“Our wallet is empty, our bank is closed and our credit is dried up.” (Governor Arnold Schwarzenegger)
Gov. Arnold Schwarzenegger saying this month that he would veto any budget bill that included new taxes beyond what he had proposed.
In Hawaii, state employees are bracing for furloughs of three days a month over the next two years, the equivalent of a 14 percent pay cut. In Idaho, lawmakers reduced aid to public schools for the first time in recent memory, forcing pay cuts for teachers.
And in California, where a $24 billion deficit for the coming fiscal year is the nation’s worst, Gov. Arnold Schwarzenegger has proposed releasing thousands of prisoners early and closing more than 200 state parks.
Meanwhile, Maine is adding a tax on candy, Wisconsin on oil companies, and Kentucky on alcohol and cellphone ring tones.
With state revenues in a free fall and the economy choked by the worst recession in 60 years, governors and legislatures are approving program cuts, layoffs and, to a smaller degree, tax increases that were previously unthinkable.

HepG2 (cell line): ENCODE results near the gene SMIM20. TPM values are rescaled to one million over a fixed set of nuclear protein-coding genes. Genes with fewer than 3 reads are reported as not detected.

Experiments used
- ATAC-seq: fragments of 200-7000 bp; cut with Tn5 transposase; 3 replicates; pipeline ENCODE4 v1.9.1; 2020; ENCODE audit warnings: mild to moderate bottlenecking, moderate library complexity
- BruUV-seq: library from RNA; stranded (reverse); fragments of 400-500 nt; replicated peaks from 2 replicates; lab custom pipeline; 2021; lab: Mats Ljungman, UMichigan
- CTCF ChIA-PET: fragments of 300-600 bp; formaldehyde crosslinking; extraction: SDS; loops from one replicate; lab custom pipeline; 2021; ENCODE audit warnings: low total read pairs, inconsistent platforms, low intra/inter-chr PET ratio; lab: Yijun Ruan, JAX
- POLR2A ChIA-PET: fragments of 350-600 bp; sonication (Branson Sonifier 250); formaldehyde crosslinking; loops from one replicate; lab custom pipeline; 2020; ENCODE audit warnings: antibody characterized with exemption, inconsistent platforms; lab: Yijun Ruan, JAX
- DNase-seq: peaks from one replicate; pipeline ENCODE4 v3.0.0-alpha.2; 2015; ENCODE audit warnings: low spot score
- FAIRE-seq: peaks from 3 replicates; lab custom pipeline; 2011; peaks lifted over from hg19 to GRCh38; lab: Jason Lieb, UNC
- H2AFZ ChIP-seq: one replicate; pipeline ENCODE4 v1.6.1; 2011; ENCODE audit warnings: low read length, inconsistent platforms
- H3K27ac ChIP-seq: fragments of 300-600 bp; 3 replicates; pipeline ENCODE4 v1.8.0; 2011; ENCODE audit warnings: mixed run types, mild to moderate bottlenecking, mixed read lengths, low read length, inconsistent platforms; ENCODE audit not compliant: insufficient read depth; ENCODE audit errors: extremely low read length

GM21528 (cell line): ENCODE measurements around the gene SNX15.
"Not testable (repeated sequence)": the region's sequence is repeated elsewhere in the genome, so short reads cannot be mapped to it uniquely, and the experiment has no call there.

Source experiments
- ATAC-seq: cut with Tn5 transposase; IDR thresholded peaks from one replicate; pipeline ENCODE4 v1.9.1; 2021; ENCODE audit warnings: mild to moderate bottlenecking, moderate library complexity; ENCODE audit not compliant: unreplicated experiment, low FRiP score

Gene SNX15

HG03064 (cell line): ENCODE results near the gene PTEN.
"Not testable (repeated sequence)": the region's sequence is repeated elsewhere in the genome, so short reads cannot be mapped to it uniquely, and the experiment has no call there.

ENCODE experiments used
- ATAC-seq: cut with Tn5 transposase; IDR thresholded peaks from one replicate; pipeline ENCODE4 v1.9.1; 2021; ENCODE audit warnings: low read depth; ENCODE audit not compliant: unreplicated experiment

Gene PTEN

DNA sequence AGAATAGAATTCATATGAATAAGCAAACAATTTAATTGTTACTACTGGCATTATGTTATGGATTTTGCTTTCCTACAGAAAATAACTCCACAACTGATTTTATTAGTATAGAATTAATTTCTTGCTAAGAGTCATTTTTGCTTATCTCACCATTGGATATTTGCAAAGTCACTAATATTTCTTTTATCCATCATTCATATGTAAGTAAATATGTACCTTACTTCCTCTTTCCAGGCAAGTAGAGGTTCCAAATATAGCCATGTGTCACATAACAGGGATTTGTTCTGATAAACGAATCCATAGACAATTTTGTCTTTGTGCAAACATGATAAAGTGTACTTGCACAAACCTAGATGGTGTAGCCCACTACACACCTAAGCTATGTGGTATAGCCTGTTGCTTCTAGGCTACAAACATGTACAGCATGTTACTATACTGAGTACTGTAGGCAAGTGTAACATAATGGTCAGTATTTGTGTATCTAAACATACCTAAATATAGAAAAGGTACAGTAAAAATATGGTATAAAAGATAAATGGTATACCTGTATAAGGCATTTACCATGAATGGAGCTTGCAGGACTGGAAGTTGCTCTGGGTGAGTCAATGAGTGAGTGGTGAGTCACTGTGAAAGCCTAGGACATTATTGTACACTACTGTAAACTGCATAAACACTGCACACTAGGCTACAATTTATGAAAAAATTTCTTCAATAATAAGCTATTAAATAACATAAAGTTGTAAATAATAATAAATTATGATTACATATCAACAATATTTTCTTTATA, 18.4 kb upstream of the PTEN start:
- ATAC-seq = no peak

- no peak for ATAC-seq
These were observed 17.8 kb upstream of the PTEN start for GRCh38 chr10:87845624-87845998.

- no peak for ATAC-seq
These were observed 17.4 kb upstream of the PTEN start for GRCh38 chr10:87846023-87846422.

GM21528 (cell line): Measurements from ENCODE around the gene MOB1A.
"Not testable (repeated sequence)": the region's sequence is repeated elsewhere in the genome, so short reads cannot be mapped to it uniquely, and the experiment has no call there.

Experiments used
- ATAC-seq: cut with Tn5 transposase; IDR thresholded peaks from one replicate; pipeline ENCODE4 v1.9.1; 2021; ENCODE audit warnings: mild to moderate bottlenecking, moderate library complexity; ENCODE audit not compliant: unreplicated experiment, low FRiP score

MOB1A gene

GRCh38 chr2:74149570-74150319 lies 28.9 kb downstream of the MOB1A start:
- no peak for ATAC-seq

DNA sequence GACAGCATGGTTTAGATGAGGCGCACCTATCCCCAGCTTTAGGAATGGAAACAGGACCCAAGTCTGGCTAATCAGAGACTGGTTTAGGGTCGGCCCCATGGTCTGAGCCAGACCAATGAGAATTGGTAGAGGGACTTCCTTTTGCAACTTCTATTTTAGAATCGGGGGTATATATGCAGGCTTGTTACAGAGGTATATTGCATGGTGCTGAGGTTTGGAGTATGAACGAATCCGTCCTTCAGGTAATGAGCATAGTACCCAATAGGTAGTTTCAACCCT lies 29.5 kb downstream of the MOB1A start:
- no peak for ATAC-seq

All but four states must have new budgets in place less than two weeks from now — by July 1, the start of their fiscal year. But most are already predicting shortfalls as tax collections shrink, unemployment rises and the stock market remains in turmoil.
“These are some of the worst numbers we have ever seen,” said Scott D. Pattison, executive director of the National Association of State Budget Officers, adding that the federal stimulus money that began flowing this spring was the only thing preventing widespread paralysis, particularly in the areas of education and health care. “If we didn’t have those funds, I think we’d have an incredible number of states just really unsure of how they were going to get a new budget out.”
Read moreBudget Crisis: States Turning to Last Resorts